Highlights from

EAN 2020

European Academy of Neurology

Virtual 23 - 26 May 2020

Avoidable epilepsy-related mortality remains high

A nationwide population-based study of secular trends in adult epilepsy-related and potentially avoidable mortality in Scotland demonstrated that (avoidable) epilepsy-related deaths (EPRDs) remain common, particularly in young adults [1]. Despite treatment advances, mortality in epilepsy has not been reduced over time.

The national burden of avoidable EPRDs in adults ≥16 years in Scotland was quantified. The study had a retrospective, sequential cross-sectional design. The 2016 Office for National Statistics’ Revised Definition of Avoidable Mortality Causes was used to identify potentially avoidable EPRDs.

International Classification of Disease (ICD-10) G40-41-coded causes of death had the highest positive predictive values for epilepsy diagnosis, at 93%. G40-41 captured 2,149 EPRDs, 1,276 (59%) of which had ≥1 seizure-/epilepsy-related hospital admission during 2009–2016. However, only 516 (24%) of these patients visited a neurology clinic during this period. Mortality rates per 100,000 ranged between 6.8 (95% CI 6.0–7.6) in 2009 and 9.1 (95% CI 8.2–9.9) in 2015. Standardised mortality ratios were higher in adults ≤55 years, peaking at 6.0 (95% CI 2.3–9.7) between ages 16-24 years. Of young adult EPRDs, 78% were deemed potentially avoidable. The most common mechanisms of death were sudden unexpected death in epilepsy, aspiration pneumonia, cardiac arrest, alcohol use, and congenital malformation.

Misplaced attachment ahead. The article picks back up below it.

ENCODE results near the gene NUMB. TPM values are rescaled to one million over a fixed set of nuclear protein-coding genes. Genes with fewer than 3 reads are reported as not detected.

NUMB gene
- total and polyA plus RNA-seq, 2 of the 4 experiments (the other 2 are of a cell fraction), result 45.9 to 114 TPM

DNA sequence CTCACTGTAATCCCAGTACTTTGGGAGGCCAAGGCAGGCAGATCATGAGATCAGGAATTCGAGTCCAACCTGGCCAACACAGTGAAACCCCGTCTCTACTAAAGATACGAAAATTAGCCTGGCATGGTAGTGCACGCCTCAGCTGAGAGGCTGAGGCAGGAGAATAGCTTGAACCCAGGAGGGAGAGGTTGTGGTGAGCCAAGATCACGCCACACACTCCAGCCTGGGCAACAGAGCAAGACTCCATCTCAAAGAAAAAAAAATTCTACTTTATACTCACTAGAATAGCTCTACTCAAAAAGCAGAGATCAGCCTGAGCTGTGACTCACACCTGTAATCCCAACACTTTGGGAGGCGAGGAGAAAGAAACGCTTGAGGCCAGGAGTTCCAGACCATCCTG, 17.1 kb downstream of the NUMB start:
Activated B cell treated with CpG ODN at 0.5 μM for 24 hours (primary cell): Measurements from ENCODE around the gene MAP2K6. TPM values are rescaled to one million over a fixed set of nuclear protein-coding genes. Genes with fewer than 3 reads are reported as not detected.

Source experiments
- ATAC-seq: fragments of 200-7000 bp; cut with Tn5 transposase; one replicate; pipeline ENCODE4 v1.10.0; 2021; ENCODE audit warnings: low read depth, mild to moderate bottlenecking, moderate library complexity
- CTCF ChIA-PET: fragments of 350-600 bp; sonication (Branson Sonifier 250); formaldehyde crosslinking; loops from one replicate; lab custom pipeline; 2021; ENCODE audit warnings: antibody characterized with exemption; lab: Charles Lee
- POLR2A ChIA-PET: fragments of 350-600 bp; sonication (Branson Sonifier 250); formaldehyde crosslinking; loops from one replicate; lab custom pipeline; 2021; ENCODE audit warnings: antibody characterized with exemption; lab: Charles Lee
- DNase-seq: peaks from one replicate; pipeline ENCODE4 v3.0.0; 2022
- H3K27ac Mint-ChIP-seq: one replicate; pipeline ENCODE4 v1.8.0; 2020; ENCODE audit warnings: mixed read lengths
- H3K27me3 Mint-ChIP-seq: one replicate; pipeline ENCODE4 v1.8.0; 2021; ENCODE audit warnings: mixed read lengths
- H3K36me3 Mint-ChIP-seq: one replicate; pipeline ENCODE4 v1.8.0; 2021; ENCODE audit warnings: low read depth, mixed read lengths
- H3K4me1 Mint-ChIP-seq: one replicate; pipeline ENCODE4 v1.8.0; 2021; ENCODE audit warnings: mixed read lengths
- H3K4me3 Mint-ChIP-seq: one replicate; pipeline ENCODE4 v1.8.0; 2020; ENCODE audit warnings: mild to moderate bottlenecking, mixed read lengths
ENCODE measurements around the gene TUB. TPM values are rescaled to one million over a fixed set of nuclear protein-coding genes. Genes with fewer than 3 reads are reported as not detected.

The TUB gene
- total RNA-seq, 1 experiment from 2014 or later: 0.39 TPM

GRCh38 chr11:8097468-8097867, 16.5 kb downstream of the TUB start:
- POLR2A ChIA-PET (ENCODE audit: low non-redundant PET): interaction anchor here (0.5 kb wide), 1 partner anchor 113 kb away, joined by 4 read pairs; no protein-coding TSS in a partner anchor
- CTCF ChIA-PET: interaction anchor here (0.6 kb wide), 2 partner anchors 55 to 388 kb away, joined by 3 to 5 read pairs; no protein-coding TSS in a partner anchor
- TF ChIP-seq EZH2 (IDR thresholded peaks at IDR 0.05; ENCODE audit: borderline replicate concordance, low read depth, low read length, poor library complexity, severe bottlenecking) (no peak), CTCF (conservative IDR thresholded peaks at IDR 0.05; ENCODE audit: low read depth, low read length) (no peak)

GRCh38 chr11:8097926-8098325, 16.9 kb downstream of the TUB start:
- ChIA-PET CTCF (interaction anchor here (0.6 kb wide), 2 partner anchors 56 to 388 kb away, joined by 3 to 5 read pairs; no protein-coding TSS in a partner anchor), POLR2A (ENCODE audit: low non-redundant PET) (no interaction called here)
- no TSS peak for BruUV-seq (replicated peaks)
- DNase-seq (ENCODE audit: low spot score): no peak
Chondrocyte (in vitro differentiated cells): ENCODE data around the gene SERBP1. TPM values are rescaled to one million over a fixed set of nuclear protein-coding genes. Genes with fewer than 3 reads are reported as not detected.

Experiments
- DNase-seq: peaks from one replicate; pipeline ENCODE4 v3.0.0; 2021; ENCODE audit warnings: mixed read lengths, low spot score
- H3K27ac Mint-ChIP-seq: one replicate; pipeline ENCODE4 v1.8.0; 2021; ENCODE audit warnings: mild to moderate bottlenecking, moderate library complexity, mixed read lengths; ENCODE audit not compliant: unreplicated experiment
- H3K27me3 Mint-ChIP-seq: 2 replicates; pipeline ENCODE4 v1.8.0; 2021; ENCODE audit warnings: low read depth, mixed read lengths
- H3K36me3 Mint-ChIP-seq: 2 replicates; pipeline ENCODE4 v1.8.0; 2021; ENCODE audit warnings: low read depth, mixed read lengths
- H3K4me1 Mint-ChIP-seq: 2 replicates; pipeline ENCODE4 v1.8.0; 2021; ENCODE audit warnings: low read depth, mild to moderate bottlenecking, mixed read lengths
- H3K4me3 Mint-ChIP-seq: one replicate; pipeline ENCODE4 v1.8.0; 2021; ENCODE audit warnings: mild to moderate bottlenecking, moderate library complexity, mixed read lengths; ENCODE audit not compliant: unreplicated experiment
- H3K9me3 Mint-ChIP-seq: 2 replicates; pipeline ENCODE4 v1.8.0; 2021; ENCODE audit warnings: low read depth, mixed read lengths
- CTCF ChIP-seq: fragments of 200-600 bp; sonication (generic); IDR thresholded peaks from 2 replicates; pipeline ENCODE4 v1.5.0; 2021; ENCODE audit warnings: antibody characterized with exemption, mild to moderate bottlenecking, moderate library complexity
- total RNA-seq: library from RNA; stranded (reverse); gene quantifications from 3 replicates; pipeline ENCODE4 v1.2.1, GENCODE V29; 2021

Keywords: Sudden Unexpected Death in Epilepsy; Mortality

  1. Mbizvo G, et al. Abstract O3007, EAN 2020.

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